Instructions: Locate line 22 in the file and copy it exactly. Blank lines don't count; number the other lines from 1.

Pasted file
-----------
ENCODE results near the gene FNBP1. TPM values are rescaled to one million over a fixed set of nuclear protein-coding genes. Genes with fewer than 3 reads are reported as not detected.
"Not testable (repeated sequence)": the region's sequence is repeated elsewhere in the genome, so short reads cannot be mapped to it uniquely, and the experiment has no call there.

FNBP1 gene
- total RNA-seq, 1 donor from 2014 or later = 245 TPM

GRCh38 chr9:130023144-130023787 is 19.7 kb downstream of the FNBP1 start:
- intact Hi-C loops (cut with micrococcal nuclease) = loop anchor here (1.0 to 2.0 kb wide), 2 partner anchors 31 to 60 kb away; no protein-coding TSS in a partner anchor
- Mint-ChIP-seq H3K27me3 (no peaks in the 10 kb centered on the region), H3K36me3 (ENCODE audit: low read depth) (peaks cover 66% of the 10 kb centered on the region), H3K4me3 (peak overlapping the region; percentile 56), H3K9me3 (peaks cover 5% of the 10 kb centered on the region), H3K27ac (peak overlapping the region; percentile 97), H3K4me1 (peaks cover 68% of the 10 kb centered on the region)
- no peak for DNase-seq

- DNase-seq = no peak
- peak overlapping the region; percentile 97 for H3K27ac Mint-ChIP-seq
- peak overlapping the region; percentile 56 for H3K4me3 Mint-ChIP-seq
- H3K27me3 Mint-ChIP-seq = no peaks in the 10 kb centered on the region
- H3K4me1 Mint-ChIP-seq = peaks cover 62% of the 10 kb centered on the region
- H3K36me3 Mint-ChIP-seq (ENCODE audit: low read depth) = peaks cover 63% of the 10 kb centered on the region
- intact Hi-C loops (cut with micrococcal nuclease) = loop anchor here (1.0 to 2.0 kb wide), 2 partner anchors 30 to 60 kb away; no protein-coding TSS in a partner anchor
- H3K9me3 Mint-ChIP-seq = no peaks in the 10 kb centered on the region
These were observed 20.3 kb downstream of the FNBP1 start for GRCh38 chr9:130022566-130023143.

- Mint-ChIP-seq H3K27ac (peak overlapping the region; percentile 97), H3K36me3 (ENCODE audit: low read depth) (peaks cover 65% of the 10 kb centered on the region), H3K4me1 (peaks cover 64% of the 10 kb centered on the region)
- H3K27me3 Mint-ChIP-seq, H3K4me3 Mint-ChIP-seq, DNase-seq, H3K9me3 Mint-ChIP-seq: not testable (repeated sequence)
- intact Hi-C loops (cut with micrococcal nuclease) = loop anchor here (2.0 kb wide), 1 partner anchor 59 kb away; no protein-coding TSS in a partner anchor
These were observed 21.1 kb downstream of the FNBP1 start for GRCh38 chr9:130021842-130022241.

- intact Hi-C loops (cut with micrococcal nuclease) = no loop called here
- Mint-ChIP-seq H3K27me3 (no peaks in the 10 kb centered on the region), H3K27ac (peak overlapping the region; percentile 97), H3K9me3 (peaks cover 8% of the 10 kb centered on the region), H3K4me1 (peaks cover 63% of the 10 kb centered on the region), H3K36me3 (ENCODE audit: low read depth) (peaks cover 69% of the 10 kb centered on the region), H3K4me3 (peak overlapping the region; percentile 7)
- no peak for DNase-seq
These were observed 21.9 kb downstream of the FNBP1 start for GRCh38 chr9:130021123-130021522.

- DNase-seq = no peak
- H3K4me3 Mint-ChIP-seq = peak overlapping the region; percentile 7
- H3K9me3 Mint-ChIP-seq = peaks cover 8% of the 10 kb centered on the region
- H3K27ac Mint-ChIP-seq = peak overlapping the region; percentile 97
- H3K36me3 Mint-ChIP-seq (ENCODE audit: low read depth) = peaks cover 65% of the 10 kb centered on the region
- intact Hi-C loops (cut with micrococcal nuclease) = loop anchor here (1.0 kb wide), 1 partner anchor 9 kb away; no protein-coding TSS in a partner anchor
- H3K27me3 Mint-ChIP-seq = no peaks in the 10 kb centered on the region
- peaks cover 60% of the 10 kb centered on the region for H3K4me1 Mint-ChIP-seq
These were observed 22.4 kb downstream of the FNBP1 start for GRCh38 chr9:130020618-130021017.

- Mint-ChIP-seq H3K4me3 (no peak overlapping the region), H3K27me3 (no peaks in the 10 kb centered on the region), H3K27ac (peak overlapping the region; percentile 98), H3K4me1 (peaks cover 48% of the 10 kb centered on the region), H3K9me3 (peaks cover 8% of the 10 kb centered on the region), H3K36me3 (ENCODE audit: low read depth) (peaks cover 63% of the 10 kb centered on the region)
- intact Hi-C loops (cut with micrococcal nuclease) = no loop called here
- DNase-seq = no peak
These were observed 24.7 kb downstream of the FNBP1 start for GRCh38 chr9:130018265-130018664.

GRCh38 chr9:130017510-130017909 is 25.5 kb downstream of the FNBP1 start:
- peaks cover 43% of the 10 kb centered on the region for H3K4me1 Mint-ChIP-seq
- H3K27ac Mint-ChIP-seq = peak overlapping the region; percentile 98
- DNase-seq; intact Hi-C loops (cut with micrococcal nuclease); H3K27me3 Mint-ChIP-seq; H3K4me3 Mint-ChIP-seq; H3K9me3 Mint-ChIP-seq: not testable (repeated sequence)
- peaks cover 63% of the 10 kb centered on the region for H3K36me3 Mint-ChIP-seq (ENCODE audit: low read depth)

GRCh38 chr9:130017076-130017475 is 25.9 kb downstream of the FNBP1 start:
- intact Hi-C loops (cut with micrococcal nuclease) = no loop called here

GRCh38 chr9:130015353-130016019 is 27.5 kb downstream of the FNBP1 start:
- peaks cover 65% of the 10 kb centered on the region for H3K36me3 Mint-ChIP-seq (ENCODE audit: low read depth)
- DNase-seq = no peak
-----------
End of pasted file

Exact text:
- intact Hi-C loops (cut with micrococcal nuclease) = no loop called here